Fair Work Commission
(FWC) has discretion to make a costs order in exceptional circumstances. In a recent case, F v GHS Regional Pty Ltd
, the FWC has decided to exercise this discretion to award costs in favour of the employer.
By way of background, Mr F was dismissed after entering his workplace after hours and removing company property without authorisation. Mr F was dismissed in October 2014 on the basis that he failed to comply with GHS’ directives regarding access to premises after hours and the removal of GHS’ property without permission (directives of which Mr F was well aware). In this earlier decision, it was found that GHS did not unfairly dismiss Mr F.
Prior to the Hearing, a series of conciliation meetings were held. During the process Mr F was offered $3,000 on a without prejudice basis to settle his unfair dismissal claim. This was set out in a Letter of Offer to Mr F which made clear that if he refused the offer and his unfair dismissal claim failed, GHS would rely on the letter in pursuit of its costs.
Mr F refused the offer proposed by GHS and did not make a counter offer. Mr F also informed the FWC of his decision to refuse the offer proposed by GHS.
In light of the FWC’s findings at hearing, GHS made an application for an order for costs under section 400A of the Fair Work Act 2009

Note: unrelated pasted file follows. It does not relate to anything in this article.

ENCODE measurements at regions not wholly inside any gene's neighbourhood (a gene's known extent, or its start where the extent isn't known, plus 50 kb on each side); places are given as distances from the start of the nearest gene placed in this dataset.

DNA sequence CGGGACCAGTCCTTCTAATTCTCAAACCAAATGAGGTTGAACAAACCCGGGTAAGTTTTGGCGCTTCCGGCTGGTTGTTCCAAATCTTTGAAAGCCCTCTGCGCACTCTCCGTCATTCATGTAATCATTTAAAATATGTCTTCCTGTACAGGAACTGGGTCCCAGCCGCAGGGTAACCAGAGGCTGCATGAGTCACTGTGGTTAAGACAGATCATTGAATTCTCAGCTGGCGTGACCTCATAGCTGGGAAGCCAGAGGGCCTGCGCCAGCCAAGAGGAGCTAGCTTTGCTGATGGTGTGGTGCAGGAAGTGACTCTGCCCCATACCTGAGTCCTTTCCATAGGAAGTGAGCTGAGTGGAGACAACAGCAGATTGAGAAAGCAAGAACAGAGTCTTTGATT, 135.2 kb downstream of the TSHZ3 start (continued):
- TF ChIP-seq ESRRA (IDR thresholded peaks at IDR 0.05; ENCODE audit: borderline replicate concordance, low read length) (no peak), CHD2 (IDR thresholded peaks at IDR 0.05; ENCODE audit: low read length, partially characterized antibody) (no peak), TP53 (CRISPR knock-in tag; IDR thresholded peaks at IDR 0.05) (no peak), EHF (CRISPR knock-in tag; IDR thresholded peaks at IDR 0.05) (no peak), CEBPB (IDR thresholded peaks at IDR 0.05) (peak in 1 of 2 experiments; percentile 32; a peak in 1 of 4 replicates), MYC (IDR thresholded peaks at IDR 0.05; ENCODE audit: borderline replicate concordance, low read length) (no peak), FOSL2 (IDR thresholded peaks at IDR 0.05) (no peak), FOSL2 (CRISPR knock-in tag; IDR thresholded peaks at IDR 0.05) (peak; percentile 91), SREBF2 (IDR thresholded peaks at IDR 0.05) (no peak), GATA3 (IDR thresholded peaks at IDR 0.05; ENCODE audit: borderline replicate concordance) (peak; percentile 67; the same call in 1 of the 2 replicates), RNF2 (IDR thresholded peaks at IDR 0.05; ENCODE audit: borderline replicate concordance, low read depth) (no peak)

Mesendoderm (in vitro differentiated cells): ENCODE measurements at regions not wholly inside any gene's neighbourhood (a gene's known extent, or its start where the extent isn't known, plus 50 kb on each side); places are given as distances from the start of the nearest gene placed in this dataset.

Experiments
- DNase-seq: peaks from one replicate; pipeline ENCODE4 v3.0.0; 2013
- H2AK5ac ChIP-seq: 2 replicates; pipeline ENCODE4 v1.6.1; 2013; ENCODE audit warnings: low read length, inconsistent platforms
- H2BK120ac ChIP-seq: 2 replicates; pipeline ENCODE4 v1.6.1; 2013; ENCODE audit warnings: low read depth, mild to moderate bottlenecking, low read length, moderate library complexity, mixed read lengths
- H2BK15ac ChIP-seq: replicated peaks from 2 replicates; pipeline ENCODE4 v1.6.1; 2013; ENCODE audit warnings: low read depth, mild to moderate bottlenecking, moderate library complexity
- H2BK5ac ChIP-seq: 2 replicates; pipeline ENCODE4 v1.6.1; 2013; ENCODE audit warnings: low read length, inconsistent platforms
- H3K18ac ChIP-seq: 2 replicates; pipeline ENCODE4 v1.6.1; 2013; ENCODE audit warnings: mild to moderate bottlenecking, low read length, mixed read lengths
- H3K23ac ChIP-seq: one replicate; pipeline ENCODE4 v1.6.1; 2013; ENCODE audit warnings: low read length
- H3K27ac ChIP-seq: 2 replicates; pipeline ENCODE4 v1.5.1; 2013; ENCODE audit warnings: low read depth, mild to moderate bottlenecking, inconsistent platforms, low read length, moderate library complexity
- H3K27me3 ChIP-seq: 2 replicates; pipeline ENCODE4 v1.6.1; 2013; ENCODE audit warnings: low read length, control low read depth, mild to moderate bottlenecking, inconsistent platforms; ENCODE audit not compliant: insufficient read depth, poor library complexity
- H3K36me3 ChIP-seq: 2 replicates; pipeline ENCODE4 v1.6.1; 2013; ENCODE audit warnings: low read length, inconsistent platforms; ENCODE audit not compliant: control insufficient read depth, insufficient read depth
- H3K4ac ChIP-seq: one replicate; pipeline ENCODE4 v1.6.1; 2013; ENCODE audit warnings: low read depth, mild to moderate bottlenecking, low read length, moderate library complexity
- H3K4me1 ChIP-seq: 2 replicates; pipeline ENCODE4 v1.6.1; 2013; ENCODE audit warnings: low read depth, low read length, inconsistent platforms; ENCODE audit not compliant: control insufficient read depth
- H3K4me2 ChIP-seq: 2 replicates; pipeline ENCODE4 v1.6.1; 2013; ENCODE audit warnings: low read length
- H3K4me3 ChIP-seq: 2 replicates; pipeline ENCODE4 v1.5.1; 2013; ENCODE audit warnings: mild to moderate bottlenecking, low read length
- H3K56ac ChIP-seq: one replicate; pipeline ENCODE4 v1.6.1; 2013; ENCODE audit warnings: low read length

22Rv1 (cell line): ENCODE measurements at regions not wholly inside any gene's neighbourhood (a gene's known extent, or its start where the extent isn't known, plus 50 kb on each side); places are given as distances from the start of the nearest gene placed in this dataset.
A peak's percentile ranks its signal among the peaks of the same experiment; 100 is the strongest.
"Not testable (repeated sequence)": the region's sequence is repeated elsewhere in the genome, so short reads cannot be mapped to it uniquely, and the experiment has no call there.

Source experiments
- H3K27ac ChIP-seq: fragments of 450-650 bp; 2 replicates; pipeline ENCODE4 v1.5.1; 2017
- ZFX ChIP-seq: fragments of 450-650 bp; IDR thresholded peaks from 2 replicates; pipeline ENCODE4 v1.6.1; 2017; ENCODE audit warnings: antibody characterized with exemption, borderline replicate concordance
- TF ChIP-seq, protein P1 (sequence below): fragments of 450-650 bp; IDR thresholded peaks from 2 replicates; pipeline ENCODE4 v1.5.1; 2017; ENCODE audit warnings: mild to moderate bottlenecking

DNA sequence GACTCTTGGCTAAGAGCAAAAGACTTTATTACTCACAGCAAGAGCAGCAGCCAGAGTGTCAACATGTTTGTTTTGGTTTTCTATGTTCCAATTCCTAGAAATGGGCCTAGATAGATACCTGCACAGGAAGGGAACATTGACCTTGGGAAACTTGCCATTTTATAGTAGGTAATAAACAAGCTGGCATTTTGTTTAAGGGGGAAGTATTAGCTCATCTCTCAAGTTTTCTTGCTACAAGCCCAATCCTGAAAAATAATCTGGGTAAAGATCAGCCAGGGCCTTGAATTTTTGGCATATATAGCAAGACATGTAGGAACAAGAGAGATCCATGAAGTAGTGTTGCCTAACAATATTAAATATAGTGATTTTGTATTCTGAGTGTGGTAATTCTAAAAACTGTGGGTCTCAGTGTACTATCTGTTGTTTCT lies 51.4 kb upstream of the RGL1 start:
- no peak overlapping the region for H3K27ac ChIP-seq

(Cth) (FW Act
). GHS argued that Mr F caused it to incur costs because of an unreasonable act or omission in connection with the conduct or continuation of the matter - specifically, that Mr F failed to accept the without prejudice offer.
In its assessment of whether it should award costs, the FWC took into account that whilst Mr F was self represented and was not a “seasoned negotiator”, he was aware that his case was unlikely to be successful. This was further highlighted in the offer to settle the unfair dismissal matter. In addition to this, the FWC concluded that Mr F had unreasonably assessed the prospects of success of his case despite already having in his possession a copy of GHS’ witness statements, supporting documents and outline of submissions.
By not making a counter offer or accepting the offer proposed by GHS, the FWC found that this constituted an unreasonable act or omission which required GHS to incur further costs that went beyond the concept of “hard bargaining.”
As a result, the FWC awarded costs to GHS on an indemnity basis under section 400A of the FW Act. Mr F was ordered to pay GHS at total of $13,875.50.
is the director of Workplace Law